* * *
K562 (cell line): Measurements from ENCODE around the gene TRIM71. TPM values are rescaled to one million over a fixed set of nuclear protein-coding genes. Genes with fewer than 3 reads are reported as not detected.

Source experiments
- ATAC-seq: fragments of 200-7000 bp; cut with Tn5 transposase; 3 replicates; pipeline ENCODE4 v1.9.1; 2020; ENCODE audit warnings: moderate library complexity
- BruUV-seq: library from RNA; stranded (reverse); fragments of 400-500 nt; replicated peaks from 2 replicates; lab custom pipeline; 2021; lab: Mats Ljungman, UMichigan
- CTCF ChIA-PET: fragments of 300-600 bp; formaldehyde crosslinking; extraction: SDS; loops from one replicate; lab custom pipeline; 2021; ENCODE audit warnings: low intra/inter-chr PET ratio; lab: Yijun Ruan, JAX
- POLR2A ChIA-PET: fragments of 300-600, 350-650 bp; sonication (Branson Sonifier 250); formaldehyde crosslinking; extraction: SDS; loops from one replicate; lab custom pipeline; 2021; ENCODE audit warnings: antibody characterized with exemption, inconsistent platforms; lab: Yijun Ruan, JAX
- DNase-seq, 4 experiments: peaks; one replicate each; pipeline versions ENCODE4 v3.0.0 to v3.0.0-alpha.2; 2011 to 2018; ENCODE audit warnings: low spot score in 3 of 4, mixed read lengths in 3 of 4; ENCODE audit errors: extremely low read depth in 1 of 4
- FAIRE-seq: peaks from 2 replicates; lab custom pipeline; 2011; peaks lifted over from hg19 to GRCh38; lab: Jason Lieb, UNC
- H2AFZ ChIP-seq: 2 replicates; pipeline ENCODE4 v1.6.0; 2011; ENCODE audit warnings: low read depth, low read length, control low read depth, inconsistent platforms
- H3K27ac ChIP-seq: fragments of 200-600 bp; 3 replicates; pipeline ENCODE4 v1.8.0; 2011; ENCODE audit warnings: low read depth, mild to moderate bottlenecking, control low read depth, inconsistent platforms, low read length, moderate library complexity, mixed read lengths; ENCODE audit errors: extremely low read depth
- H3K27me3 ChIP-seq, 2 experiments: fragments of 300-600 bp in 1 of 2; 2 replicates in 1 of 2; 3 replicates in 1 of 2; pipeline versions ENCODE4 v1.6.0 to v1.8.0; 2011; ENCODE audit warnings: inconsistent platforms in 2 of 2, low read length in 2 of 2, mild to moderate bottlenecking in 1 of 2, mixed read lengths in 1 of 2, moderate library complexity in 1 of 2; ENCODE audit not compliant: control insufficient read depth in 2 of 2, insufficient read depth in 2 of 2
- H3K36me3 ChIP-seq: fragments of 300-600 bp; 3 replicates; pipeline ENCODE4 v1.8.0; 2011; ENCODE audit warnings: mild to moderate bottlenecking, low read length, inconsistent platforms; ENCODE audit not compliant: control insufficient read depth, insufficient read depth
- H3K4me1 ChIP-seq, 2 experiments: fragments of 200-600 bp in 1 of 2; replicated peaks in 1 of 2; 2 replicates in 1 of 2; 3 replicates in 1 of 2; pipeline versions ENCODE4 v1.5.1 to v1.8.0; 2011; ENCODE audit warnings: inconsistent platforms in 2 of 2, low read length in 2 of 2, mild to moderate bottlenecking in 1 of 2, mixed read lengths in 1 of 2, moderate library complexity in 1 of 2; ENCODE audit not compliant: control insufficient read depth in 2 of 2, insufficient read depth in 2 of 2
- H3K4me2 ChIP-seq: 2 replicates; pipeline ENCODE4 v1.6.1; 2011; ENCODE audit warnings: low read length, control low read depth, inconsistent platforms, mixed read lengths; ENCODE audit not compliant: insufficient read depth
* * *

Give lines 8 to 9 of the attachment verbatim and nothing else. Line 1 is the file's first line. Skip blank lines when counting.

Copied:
- FAIRE-seq: peaks from 2 replicates; lab custom pipeline; 2011; peaks lifted over from hg19 to GRCh38; lab: Jason Lieb, UNC
- H2AFZ ChIP-seq: 2 replicates; pipeline ENCODE4 v1.6.0; 2011; ENCODE audit warnings: low read depth, low read length, control low read depth, inconsistent platforms